When I first became aware of the novel, "THE MEMOIRS OF JOHN F. KENNEDY", and its premise, I was highly skeptical. Alternative history novels are hardly my cup of tea. Many of the practitioners of the genre - from my perspective - tend to get carried away with their story ideas and concoct novels that take far too many liberties with established historical timelines and personalities, reshaping them in ways that hardly seem plausible or feasible. 

Yet, in the case of this novel by Donald James Lawn, I was intrigued. Its premise is based on President Kennedy having survived the assassination attempt against him in Dallas, TX, on November 22, 1963. JFK makes a slow, painful recovery, runs for re-election (against Barry Goldwater) and decisively wins a second term in 1964. Given a two-term Kennedy presidency, the courses of a host of issues that shaped and defined the 1960s - e.g. Vietnam, Civil Rights, and U.S.-Soviet relations - were altered in some rather intriguing ways. I confess that, as President Kennedy is one of my heroes, I wanted so much to believe in what this novel was about. Which is why I read it with a highly critical eye. 

Lawn has crafted a novel that realizes a credible scenario that might have come to pass had JFK not been assassinated and juxtaposes it brilliantly with the relationship Kennedy forms with a Washington Post journalist (by the name of Patrick Hennessey) who came to his attention both through Hennessey's book (an exposé of the McCarthy trials, which JFK much admired) and from the time he briefly covered JFK's re-election campaign on Air Force One during the late summer of 1964. Four years later, as JFK's tenure in the White House draws to a close, Hennessey is enlisted by the President to help in writing his memoirs. This is done discreetly because JFK doesn't want to be seen (by some members of his administration) as tipping his hand towards the type of story he wants told of his Presidency, as well as the legacy he wishes to leave the country and the world at large.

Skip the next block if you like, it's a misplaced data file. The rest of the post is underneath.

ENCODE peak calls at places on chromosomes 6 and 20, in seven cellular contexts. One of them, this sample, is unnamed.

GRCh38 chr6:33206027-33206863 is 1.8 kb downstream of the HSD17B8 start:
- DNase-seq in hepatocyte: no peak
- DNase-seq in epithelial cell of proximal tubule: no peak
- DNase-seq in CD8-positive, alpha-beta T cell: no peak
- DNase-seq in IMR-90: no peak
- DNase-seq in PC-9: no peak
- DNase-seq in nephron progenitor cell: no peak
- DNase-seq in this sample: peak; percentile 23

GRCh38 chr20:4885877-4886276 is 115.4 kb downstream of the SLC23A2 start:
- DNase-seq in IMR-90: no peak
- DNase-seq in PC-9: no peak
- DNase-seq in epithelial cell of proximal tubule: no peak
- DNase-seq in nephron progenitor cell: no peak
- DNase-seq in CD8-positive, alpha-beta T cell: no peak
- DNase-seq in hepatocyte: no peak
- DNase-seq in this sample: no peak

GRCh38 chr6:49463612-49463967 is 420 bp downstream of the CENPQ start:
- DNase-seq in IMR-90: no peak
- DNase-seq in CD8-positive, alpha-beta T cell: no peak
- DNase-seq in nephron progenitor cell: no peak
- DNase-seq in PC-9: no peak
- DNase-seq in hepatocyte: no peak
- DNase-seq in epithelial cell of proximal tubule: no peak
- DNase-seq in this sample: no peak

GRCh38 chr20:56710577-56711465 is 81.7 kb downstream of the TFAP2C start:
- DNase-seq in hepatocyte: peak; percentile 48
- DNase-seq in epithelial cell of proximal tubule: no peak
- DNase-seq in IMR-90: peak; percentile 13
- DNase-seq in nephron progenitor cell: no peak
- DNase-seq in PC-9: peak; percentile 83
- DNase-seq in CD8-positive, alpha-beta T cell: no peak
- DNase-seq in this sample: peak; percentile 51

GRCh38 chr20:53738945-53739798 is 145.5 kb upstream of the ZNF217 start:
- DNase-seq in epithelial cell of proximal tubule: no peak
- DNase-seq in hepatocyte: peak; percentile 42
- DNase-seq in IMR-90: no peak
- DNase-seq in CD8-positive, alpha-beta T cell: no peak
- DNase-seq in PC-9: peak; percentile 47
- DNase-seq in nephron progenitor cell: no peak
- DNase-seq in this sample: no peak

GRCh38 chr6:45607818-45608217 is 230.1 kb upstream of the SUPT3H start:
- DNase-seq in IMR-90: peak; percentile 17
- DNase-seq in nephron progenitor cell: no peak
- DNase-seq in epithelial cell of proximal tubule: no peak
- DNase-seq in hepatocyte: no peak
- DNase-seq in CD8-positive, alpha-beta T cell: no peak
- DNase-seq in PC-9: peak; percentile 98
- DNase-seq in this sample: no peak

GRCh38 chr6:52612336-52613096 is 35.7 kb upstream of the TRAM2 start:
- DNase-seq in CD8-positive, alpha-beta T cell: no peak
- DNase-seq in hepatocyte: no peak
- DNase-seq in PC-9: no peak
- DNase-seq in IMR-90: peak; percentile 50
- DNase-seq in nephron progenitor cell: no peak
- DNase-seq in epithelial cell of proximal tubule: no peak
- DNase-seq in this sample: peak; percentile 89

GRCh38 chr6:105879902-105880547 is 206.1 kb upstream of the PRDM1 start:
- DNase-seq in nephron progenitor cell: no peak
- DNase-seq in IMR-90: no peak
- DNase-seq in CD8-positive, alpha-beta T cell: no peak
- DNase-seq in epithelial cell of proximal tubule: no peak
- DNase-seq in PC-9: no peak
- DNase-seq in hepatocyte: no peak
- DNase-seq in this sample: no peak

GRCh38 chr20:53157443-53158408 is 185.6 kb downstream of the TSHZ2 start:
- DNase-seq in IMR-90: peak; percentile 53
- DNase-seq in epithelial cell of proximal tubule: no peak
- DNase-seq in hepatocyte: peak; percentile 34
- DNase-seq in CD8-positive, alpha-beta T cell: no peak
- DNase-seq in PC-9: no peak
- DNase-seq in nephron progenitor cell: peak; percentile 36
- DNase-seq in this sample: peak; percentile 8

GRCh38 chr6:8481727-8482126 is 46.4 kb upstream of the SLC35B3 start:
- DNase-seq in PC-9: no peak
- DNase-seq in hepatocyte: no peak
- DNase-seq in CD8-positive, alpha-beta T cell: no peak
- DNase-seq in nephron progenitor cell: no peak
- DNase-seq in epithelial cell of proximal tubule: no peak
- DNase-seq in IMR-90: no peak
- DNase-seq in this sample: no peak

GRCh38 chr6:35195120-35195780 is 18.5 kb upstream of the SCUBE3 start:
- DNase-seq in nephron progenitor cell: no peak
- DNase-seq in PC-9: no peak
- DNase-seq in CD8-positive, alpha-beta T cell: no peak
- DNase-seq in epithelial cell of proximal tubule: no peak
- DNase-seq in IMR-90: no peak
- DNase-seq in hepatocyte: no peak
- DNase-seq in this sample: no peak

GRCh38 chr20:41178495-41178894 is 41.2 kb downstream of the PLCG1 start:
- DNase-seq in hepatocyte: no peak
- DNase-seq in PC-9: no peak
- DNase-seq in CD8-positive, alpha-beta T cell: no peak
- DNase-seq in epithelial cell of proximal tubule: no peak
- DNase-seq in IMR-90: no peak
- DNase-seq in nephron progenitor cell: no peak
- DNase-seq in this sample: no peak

In this novel, Lawn takes the reader both through the first crucial weeks after the assassination attempt, and also through the developing personal relationship between both JFK and Hennessey during September and October of 1968. To keep these 2 interconnecting stories both in one novel in this way, isn't easy. But the way JFK, Jackie Kennedy, Bobby Kennedy, LBJ, and several of President Kennedy's closest aides (Dave Powers, Pierre Salinger, and Kenny O'Donnell) are fleshed out, lend considerable credibility to this novel. I really felt that Lawn had captured through several of the JFK - Hennessey conversations (in the White House, on the golf links at Glen Ora, or at Hyannisport), the essence and spirit of JFK the man. Lawn could easily have made a mess of this novel. But I salute him for making a novel that made me want so much to experience the world as it might have been had President Kennedy not been so cruelly taken away from us. 

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text 2017-09-07 04:27
Reading progress update: I've read 45 out of 112 pages.
Camelot at Dawn: Jacqueline and John Kennedy in Georgetown, May 1954 - Institute Peabody Institute,Orlando Suero,Anne Garside
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review 2017-06-28 19:50
Podcast #55 is up!
The Afterlife of John Fitzgerald Kennedy: A Biography - Michael J. Hogan

My fifty-fifth podcast is up on the New Books Network website! In it I interview Michael Hogan about his new book (which I reviewed here) on the development of JFK's posthumous image. Enjoy!